When people are charged with a crime in Massachusetts, it is not uncommon for many of them to be unaware of the rights they have. People who are accused have both constitutional and statutory protections in place to ensure their rights are guarded.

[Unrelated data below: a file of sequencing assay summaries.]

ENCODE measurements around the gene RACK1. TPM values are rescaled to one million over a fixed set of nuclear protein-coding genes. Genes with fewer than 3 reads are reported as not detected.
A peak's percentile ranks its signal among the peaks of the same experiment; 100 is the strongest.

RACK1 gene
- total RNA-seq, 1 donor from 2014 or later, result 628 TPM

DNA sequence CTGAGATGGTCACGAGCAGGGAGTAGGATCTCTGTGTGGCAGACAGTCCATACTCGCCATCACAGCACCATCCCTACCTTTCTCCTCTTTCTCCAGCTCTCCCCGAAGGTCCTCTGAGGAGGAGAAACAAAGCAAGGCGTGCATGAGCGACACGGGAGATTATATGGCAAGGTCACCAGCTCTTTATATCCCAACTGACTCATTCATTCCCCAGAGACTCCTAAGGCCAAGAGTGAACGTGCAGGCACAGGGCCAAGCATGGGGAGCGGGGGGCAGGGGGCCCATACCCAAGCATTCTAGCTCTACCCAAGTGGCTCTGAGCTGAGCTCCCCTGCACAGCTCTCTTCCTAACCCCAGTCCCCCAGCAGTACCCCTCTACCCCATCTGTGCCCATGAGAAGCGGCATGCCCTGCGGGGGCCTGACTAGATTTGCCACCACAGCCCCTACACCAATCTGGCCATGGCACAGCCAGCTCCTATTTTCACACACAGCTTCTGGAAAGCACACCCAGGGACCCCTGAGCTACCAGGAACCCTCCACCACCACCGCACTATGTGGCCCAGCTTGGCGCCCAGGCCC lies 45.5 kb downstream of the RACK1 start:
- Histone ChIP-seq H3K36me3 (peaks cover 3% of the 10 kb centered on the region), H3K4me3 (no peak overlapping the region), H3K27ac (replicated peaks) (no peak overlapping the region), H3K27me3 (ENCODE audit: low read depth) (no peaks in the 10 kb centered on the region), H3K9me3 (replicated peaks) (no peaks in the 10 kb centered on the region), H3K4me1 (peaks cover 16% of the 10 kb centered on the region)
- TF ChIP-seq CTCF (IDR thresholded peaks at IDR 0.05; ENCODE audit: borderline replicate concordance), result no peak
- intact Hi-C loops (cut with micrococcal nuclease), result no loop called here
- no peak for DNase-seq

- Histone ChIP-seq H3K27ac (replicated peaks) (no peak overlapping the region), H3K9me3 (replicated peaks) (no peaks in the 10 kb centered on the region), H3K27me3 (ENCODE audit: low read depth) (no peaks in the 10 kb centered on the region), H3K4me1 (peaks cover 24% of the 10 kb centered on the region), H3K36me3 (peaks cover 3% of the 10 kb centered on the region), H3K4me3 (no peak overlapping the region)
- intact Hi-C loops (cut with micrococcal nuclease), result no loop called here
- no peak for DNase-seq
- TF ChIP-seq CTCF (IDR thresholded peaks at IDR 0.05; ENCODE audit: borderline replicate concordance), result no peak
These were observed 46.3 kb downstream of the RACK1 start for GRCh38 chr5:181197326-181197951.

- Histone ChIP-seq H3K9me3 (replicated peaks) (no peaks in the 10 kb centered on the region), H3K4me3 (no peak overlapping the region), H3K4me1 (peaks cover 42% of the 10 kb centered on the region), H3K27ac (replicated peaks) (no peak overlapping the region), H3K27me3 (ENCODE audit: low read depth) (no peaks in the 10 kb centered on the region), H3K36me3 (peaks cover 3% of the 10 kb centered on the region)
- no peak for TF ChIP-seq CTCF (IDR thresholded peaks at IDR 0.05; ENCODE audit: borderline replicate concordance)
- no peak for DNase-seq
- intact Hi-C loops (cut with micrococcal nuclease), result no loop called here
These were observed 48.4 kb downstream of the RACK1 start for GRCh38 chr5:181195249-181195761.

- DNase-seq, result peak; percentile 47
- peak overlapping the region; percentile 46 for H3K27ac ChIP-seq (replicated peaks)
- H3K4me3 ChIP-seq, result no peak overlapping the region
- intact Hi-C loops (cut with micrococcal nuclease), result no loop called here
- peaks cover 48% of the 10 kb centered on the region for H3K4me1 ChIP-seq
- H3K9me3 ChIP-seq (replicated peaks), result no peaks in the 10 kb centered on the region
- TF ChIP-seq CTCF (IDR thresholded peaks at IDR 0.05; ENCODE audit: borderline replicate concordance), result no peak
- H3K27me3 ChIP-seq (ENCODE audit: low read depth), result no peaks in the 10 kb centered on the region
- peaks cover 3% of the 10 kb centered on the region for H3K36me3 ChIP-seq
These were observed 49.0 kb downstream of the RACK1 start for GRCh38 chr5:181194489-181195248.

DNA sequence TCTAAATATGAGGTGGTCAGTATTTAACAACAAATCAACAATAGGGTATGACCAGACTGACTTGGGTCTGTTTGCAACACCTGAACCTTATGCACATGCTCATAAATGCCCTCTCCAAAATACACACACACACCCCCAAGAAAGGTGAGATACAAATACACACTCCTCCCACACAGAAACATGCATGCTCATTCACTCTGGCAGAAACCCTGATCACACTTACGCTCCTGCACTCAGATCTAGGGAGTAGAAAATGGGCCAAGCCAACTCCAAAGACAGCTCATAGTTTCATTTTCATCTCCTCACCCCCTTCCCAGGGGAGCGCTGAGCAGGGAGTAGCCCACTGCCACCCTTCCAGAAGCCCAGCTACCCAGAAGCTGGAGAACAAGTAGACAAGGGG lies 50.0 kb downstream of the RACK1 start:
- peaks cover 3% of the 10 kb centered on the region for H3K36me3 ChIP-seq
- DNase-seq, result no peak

Massachusetts has delineated several rights that people who are accused have during a criminal case. When a person is arrested or served with a summons to appear for criminal charges, the arresting officer must inform them of the charges for which they are being arrested. If the officer refuses or lies to them about the charges, the officer may be punished by up to a year in jail or a fine. People who are charged with an offense that could result in a state prison penalty have the right to be proceeded against by indictment unless the district and superior courts both have jurisdiction and the district court retains the case. People also have the right to waive an indictment, and if they do, the court will hold a probable cause hearing unless that is waived as well.